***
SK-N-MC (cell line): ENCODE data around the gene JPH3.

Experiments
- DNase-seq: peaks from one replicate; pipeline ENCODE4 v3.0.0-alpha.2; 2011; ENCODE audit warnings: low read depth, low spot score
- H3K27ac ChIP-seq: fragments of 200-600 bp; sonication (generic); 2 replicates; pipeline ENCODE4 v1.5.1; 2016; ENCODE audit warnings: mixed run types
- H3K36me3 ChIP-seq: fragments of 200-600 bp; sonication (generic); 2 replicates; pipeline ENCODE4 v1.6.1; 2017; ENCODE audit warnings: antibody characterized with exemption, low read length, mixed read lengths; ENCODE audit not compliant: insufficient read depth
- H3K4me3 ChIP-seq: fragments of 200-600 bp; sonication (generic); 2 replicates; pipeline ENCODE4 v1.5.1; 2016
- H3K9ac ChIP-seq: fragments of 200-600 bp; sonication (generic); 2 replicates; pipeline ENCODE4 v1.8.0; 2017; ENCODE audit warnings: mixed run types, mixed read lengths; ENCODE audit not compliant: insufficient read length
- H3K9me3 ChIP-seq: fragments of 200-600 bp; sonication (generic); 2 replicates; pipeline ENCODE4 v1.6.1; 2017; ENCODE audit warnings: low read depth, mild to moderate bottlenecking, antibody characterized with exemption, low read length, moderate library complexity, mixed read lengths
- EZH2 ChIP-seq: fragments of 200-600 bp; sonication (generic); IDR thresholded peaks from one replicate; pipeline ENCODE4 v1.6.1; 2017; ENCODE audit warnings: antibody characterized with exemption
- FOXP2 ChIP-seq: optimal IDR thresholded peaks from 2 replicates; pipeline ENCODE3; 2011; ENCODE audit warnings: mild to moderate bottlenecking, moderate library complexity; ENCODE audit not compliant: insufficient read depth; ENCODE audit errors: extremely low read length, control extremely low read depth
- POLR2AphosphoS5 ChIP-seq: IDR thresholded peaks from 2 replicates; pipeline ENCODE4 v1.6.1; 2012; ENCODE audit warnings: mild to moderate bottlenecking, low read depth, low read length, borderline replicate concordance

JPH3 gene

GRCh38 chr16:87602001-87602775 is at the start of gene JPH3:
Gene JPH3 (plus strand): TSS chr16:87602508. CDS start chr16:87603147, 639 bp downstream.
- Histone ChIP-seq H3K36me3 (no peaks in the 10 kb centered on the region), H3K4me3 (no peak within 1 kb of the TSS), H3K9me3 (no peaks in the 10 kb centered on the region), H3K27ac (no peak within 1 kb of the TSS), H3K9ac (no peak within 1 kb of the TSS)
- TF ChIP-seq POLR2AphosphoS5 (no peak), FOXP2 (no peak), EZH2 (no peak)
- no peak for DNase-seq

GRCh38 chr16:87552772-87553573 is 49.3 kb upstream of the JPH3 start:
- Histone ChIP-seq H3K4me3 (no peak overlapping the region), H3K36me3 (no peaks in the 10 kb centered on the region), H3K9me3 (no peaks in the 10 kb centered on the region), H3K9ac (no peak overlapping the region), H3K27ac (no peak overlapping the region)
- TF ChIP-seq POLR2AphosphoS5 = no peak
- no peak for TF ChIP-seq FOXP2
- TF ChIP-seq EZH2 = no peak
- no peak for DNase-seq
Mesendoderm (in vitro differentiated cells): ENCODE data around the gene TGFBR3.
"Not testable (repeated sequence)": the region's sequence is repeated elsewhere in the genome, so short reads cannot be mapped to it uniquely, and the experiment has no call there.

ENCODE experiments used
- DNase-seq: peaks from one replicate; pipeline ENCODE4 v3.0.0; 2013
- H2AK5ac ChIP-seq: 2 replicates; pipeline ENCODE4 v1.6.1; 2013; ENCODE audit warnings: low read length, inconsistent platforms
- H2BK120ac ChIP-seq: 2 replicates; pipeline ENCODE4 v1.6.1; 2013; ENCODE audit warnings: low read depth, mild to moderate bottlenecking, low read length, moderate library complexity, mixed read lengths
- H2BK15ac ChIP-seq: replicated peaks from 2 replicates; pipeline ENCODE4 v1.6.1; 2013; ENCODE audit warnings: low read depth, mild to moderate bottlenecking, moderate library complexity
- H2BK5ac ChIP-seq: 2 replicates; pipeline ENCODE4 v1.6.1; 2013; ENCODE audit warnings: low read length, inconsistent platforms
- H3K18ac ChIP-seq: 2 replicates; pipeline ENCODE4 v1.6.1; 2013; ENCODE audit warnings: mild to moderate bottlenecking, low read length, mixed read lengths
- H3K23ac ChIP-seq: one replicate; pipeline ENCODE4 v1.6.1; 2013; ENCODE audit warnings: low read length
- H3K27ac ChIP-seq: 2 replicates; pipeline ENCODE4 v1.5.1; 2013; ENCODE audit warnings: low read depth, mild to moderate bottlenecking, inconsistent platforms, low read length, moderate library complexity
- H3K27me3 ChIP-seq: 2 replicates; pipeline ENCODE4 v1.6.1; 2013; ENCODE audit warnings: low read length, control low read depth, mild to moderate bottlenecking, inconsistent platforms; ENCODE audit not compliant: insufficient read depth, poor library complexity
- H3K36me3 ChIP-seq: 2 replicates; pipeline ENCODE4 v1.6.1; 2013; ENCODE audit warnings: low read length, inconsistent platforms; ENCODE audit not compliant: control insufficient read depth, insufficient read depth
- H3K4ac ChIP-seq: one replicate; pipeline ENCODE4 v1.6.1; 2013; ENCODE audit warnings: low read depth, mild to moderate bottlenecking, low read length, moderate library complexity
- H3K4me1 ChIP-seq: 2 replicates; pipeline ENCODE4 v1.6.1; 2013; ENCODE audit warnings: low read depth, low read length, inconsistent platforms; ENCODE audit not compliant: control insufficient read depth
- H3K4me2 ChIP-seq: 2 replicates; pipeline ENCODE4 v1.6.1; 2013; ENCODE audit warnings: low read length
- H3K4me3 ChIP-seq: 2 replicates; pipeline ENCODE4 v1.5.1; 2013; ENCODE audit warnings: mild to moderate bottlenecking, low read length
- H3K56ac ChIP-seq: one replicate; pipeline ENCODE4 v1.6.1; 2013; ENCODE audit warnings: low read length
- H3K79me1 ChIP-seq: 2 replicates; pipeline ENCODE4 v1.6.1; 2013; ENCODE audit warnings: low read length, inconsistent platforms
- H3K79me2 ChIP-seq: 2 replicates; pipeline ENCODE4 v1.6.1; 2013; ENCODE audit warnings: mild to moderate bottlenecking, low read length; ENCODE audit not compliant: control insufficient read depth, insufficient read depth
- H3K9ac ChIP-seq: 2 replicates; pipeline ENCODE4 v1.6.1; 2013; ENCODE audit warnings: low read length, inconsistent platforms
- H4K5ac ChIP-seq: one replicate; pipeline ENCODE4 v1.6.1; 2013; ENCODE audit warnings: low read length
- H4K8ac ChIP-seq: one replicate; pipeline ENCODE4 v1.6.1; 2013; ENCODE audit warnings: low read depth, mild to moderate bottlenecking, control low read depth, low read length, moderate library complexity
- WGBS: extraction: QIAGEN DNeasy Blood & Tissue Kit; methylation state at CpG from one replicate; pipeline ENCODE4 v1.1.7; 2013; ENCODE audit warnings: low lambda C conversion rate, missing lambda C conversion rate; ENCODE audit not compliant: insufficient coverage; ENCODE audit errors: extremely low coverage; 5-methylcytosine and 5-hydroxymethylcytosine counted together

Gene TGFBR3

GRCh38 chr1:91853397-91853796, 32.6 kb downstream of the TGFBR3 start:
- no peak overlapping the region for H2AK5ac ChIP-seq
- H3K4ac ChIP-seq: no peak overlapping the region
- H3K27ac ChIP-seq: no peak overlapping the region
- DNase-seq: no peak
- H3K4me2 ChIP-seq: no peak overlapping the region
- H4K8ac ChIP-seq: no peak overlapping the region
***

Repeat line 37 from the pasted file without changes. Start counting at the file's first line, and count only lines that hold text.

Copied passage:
- H3K4ac ChIP-seq: one replicate; pipeline ENCODE4 v1.6.1; 2013; ENCODE audit warnings: low read depth, mild to moderate bottlenecking, low read length, moderate library complexity